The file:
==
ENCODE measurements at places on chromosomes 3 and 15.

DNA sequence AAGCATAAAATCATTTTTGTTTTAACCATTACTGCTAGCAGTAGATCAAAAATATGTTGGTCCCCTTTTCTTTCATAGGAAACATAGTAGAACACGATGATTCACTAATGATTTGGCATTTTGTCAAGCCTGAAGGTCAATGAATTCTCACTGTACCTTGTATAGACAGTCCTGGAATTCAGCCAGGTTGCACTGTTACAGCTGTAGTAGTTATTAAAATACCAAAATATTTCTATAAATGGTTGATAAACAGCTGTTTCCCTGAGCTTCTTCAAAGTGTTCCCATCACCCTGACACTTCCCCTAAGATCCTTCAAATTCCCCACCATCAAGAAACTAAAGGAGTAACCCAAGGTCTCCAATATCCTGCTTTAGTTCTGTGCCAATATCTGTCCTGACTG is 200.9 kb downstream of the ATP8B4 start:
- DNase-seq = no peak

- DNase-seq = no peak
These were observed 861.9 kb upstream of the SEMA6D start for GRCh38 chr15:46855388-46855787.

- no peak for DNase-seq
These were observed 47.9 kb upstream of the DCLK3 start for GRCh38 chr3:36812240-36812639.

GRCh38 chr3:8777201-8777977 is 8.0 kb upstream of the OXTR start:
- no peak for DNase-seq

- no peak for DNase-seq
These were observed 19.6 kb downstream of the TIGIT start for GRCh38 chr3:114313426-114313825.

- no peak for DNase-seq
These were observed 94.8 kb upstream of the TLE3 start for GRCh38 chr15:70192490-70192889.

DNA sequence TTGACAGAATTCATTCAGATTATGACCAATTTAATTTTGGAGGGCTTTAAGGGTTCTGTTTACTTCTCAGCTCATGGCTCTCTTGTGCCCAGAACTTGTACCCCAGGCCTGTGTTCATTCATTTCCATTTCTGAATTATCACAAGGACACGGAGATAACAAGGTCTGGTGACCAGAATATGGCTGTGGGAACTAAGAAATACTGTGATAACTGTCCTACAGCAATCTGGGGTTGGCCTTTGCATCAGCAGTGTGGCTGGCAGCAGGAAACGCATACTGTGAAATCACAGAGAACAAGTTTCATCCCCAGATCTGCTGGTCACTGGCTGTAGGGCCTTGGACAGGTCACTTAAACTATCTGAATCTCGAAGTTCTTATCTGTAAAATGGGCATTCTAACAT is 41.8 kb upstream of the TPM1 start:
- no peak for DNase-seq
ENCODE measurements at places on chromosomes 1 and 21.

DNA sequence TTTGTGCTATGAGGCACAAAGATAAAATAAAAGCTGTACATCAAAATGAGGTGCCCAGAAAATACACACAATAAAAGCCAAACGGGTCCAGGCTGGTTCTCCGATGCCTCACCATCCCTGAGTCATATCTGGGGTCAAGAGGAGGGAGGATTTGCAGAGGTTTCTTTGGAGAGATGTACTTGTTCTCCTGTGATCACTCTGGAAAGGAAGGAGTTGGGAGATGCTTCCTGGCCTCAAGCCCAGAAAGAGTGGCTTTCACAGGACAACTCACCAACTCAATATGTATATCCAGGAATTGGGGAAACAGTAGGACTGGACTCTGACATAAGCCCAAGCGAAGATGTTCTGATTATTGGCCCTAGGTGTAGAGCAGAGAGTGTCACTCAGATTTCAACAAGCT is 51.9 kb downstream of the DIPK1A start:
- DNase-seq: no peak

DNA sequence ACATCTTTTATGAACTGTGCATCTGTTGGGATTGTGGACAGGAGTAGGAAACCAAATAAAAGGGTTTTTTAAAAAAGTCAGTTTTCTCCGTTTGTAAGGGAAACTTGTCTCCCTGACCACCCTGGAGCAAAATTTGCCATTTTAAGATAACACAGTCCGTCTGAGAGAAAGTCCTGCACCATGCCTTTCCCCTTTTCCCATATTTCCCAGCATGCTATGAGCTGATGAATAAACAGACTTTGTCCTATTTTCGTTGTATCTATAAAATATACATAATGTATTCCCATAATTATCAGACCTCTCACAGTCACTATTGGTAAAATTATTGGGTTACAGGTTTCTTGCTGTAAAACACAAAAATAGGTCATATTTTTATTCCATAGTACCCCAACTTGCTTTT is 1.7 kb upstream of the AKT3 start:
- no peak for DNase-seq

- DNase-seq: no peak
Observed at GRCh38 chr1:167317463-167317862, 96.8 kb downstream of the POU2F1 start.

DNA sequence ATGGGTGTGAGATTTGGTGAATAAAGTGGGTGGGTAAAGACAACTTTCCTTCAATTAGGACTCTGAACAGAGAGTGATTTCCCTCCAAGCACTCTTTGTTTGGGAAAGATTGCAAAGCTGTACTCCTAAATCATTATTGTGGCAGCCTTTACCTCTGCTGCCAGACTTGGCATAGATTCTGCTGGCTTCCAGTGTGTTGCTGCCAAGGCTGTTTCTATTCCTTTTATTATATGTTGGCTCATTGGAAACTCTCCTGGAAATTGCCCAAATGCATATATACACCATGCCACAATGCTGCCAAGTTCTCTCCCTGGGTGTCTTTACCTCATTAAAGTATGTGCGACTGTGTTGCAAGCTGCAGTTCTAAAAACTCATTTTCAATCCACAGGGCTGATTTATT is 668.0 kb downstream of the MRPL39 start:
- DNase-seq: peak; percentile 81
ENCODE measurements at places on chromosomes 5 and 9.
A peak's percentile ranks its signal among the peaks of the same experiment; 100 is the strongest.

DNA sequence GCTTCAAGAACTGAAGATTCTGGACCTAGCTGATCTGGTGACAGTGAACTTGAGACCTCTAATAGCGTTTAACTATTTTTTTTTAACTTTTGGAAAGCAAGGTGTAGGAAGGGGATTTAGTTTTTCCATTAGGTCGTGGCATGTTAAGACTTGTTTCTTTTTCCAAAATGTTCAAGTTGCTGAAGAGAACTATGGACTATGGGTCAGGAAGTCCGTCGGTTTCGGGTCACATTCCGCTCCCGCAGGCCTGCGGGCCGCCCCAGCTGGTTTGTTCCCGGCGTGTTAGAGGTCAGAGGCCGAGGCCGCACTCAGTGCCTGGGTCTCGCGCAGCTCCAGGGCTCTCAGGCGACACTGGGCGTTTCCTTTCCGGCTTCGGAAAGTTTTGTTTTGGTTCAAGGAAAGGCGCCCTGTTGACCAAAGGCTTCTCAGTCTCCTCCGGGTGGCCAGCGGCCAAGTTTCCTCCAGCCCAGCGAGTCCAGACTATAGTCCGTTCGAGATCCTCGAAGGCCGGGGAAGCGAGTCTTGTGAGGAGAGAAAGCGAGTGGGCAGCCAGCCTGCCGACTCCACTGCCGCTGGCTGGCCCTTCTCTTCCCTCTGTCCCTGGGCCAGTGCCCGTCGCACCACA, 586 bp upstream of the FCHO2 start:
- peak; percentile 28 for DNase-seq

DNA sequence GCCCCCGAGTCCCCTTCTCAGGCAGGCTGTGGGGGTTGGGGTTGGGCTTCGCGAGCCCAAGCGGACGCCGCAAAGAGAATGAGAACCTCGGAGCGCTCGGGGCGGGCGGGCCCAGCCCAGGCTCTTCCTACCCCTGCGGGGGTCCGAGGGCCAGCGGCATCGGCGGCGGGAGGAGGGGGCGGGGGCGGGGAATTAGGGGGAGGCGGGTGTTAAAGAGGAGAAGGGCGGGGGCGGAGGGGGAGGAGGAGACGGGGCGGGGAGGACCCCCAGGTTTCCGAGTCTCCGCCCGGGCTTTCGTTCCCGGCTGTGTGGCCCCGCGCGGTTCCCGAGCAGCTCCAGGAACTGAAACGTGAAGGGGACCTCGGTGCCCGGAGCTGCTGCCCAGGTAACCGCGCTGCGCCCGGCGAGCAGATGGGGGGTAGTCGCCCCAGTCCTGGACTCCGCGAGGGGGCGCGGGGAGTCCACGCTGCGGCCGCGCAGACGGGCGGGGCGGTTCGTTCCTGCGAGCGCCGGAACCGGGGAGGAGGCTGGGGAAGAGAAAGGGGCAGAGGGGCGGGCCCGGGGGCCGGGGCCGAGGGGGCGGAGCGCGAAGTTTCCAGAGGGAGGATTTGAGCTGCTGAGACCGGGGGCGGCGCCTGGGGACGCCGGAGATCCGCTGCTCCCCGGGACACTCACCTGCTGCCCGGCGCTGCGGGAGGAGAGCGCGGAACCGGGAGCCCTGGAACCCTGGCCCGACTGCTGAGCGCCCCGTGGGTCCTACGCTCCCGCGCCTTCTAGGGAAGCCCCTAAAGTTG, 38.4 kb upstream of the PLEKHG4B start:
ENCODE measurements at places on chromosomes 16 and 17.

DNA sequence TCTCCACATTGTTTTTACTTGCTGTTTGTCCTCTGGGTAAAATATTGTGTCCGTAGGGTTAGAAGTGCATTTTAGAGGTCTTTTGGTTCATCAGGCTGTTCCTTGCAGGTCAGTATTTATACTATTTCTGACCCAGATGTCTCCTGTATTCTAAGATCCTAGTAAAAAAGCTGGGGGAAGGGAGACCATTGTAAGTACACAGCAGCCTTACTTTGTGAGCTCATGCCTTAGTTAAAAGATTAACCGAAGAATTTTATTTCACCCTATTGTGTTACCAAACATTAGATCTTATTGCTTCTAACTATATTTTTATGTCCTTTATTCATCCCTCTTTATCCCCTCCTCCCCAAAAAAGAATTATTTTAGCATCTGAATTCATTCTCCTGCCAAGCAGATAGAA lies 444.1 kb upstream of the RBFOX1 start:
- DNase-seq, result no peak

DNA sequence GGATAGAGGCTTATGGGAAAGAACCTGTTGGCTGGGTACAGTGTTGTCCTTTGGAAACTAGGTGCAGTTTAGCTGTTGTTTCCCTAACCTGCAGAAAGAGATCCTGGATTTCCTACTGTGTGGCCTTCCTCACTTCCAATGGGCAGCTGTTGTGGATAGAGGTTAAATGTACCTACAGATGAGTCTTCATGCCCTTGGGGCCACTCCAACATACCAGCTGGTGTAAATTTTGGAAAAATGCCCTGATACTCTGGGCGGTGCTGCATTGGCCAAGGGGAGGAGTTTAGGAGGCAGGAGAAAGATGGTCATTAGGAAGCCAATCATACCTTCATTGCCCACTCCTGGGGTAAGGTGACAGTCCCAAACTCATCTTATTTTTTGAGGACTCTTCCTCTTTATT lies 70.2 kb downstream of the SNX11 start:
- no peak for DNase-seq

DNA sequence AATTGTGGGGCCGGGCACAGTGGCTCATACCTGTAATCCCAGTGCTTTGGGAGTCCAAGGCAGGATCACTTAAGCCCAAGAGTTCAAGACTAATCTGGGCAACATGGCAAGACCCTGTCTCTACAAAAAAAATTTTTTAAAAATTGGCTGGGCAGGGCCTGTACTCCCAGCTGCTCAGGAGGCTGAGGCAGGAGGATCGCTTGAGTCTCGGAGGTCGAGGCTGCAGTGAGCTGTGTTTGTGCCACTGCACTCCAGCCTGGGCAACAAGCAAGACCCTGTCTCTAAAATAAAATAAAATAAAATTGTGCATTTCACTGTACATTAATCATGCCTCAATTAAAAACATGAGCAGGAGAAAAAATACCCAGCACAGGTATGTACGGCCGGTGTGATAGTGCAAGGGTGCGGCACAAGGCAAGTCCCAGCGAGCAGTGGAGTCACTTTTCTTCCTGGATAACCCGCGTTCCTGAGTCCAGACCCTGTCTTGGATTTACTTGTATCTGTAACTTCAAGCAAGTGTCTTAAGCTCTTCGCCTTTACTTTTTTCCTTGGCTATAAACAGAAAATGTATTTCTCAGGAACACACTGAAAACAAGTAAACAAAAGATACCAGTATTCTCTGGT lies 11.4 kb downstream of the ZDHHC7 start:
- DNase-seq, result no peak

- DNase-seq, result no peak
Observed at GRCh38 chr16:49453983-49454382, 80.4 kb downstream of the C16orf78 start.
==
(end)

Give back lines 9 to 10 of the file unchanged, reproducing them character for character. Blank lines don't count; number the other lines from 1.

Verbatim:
- no peak for DNase-seq

- no peak for DNase-seq